Looking Up and Down During the Eclipse

Looking Up and Down During the Eclipse

A total solar eclipse passed over parts of Mexico, the United States, and Canada on April 8, 2024. Millions of people witnessed skies darken as the Moon passed between Earth and the Sun, obscuring its bright light.

Astronauts aboard the International Space Station got a top-down view of the Moon’s shadow as it traversed North America. The image above, taken as the space station orbited above the North Atlantic, shows the eclipse’s dark shadow along with Earth’s bright horizon, or limb, at the boundary between the atmosphere and space. A crew ship docked to the space station is visible in the lower-left corner of the image.

The photograph below, also taken by an astronaut, captures the Moon’s shadow as it darkened portions of Quebec and New Brunswick in Canada and Maine in the United States. The gold-colored feature in the upper-right corner is part of a solar array on a resupply vehicle.

A total solar eclipse offers a unique opportunity to view and study the Sun’s active outer atmosphere, or corona. During totality, seen in the center of the composite photo below, the Moon perfectly blocks the bright face of the Sun, leaving the much dimmer solar corona visible. This composite was captured in Cleveland, Ohio, over the course of the approximately 2.5 hours it took for the Moon to move across the face of the Sun.

During totality, glowing loops of plasma called solar prominences could be seen extending into the corona. Plasma is super-hot ionized gas that flows along the tangled and twisted structure of the Sun’s magnetic fields. Some observers on the ground noticed spots of pink appearing within the corona’s light. The detailed photo below reveals that pink-tinged streamers were erupting into the corona.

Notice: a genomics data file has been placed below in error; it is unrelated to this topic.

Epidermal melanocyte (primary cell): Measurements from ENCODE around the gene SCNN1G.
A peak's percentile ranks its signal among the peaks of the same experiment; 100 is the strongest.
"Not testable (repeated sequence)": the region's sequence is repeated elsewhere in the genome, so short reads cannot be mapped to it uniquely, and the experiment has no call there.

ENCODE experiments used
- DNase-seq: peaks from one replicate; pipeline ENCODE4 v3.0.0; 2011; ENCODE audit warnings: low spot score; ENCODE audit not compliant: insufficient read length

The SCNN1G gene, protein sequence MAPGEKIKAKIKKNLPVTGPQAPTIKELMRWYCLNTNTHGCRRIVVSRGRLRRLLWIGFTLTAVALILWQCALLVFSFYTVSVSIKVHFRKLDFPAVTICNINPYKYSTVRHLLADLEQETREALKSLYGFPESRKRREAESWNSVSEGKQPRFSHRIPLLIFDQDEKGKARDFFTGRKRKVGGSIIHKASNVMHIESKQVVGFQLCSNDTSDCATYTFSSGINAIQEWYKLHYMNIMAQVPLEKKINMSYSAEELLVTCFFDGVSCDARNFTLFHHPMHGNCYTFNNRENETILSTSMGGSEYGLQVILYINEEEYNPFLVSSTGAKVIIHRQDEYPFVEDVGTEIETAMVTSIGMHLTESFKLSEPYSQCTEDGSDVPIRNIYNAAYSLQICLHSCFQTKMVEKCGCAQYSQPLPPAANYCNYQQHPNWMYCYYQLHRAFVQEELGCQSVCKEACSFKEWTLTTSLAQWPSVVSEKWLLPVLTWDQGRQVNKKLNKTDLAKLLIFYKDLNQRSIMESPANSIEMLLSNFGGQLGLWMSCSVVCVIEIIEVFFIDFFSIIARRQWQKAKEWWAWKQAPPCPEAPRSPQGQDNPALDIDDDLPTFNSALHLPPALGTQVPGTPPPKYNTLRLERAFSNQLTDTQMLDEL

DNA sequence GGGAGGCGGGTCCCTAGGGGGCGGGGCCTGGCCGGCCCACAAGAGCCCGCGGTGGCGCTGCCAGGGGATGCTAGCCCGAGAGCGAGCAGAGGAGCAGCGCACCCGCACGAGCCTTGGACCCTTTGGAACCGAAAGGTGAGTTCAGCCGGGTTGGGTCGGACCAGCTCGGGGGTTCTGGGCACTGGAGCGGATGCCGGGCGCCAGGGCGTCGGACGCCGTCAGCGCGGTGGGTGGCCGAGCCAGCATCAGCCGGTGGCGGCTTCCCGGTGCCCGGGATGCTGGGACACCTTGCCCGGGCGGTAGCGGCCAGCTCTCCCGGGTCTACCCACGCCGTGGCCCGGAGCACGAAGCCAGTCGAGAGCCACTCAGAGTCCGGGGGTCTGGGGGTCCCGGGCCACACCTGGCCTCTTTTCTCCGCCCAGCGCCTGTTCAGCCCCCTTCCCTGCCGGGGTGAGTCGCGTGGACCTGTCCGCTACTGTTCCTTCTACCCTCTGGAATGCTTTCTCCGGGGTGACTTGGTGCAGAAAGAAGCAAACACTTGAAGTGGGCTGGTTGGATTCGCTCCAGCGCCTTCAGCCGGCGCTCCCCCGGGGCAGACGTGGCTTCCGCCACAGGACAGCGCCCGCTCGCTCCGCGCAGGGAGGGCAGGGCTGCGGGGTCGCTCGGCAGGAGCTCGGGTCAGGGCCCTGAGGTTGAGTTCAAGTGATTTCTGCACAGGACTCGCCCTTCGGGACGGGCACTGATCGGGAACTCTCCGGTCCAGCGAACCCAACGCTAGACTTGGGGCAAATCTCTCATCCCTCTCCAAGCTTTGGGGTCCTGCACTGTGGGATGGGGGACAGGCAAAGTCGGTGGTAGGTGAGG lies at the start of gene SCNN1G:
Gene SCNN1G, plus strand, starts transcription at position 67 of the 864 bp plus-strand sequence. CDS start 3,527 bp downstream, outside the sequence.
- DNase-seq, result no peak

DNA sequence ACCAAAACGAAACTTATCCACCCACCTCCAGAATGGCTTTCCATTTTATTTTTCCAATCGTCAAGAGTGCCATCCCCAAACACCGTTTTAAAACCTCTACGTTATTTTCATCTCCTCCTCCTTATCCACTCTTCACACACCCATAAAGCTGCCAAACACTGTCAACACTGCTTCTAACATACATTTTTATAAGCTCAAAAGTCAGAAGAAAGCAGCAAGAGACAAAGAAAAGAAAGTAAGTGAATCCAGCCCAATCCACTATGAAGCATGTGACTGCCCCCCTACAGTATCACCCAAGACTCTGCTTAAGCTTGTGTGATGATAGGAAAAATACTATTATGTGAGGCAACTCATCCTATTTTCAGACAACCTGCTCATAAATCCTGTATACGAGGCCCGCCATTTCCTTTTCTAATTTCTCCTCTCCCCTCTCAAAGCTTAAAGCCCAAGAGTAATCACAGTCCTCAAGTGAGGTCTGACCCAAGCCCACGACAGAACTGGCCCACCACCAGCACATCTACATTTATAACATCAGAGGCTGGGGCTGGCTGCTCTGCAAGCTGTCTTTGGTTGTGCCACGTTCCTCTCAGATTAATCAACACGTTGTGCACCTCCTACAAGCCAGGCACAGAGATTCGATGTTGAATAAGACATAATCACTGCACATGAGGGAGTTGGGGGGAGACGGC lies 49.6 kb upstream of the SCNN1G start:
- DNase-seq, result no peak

At the time of the eclipse, the Sun was near a solar maximum, a period of heightened activity that occurs about every 11 years when the Sun’s magnetic field flips. The Sun’s activity was much different during the 2017 total solar eclipse. At that time, it was nearing a solar minimum. As a result, the magnetic field was less tangled then and streamers were restricted to the Sun’s equatorial region.

Astronaut photographs ISS071-E-003390 and ISS071-E-002856 were acquired on April 8, 2024, with a Nikon Z 9 digital camera using 28 and 24 millimeter lenses, respectively, and are provided by the ISS Crew Earth Observations Facility and the Earth Science and Remote Sensing Unit, Johnson Space Center. The images were taken by members of the Expedition 71 crew. The images have been cropped and enhanced to improve contrast, and lens artifacts have been removed. The International Space Station Program supports the laboratory as part of the ISS National Lab to help astronauts take pictures of Earth that will be of the greatest value to scientists and the public, and to make those images freely available on the Internet. Additional images taken by astronauts and cosmonauts can be viewed at the NASA/JSC Gateway to Astronaut Photography of Earth. Photographs by NASA/Jordan Salkin and NASA/Keegan Barber. Story by Lindsey Doermann.

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